Nursing careers have the flexibility that allows you to follow many career paths. Whether you want to become a chief nursing officer or a nursing assistant, nursing is the first step to both outcomes. If you look at the hierarchy of a nursing service, it may differ from one facility to another, but there are some basic features that should be present.
A CNA is a certified nursing assistant. Overseen by the state board of nursing, these individuals perform the uncomplicated and low risk duties of nursing care, like changing linens and taking vitals. A short class and an exam is all that is needed to become a CNA. Completing the requirements for a position as a CNA is a low-risk way of entering the health care field to see if it further sparks your interest.
An LPN, or licensed practical nurse, has the authorization to give medications, as well as perform assessments and venipuncture in most states. This requires about a yearlong course of study as well as a licensure exam, the NCLEX-PN. They are supervised by registered nurses.
A registered nurse must earn at least an associate's degree in nursing. Another licensure exam, the NCLEX-RN, is available, and this test must be passed successfully before you can practice. RNs form nursing diagnosis, develop care plans, perform initial assessments and supervise and delegate responsibilities to other nursing personnel, like CNAs and LPNs.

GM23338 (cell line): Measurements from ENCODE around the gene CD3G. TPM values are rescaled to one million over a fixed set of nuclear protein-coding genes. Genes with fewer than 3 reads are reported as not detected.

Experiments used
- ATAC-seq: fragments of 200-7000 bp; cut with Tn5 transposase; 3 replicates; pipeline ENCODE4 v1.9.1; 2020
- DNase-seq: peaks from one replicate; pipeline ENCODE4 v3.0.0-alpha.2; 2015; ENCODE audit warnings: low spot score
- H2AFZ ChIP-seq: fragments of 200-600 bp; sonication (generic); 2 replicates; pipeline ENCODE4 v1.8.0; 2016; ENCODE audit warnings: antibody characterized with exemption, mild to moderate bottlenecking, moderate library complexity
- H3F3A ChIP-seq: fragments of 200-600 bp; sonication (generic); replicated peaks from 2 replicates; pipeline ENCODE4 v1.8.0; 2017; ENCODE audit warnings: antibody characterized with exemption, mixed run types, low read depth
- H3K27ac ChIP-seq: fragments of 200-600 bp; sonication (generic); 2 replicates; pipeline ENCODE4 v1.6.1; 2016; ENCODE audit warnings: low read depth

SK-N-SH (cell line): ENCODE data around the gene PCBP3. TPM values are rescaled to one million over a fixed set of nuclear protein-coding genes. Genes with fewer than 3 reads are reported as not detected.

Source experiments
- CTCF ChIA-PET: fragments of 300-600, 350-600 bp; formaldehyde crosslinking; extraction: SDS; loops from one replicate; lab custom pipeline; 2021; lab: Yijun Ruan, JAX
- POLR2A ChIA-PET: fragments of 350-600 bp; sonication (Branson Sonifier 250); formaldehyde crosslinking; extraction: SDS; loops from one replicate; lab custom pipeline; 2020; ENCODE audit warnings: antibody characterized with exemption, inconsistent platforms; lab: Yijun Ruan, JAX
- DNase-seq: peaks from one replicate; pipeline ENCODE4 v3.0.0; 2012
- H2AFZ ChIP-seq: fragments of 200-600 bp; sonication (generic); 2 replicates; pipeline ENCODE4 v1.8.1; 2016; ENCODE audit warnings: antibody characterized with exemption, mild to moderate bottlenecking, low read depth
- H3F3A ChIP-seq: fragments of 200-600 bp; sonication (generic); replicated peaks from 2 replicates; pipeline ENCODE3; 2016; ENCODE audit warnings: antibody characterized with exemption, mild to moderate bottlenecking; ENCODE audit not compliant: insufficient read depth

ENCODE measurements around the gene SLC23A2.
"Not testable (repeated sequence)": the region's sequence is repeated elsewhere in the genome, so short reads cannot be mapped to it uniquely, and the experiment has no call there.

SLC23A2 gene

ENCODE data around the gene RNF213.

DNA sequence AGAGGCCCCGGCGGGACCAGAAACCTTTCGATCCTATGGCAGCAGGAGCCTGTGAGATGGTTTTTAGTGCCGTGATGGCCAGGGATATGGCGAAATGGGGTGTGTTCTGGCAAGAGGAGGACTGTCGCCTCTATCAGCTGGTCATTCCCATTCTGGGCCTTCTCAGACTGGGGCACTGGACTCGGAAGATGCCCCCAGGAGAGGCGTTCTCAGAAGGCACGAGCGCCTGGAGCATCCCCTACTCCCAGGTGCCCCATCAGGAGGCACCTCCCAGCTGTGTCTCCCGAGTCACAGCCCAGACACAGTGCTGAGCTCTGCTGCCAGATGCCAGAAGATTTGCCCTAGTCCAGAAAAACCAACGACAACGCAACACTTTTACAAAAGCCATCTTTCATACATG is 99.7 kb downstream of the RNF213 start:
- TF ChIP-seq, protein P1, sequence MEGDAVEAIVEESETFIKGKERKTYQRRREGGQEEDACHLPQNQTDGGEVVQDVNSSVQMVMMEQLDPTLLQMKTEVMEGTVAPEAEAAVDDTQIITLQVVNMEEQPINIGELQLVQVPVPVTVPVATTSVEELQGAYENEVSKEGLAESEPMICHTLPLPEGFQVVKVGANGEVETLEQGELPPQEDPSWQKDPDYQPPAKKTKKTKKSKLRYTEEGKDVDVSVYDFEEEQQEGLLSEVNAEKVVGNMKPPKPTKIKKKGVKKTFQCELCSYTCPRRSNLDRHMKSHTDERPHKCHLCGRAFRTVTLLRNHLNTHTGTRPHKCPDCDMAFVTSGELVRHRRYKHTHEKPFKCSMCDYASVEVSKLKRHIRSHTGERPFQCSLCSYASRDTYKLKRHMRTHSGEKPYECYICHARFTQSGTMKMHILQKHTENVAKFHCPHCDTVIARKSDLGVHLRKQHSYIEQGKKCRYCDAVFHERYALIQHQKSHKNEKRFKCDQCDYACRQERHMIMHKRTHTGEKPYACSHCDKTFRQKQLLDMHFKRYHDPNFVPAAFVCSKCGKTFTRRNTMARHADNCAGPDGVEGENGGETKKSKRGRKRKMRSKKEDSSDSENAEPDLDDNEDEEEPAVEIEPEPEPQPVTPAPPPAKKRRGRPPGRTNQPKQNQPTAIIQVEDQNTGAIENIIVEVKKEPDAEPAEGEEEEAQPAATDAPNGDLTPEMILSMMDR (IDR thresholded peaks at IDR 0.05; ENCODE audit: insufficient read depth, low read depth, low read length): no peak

From this point, an RN can branch out into different areas. The nurse can get a certification in a specialized area and become a resource nurse, like a wound care nurse. An experienced nurse can become a nurse mentor and help precept new graduates. Also, the unit has a charge nurse, who is responsible for making patient assignments and supervising nurses while on the unit.
Nurse managers are responsible for the unit as a whole. They assist in hiring staff, managing the budget, setting goals and monitoring progress on the unit as a whole. Typically, these roles require a BSN, but associate degree nurses with experience can step into these roles.
Beyond the unit manager level are nurses who have responsibilities throughout the whole hospital but are in charge of one aspect of hospital operation, such as safe patient handling, infection control or education for nurses. There are some nurse managers that may have financial responsibilities as well. These nurses may have a BSN, but some may have a master's degree, as well. Finally, a chief nursing officer is responsible for all nursing operations in a hospital. They coordinate with the physician's side of things, advocate for the nursing staff and maintain professional standards set by outside accreditation agencies. These individuals typically have a master's degree in health care administration, as well as a nursing license to help them manage a vast area of operation.
For all of these roles, the core is a focus on patient care. An RN degree can be the first step to a variety of nursing careers and responsibilities.
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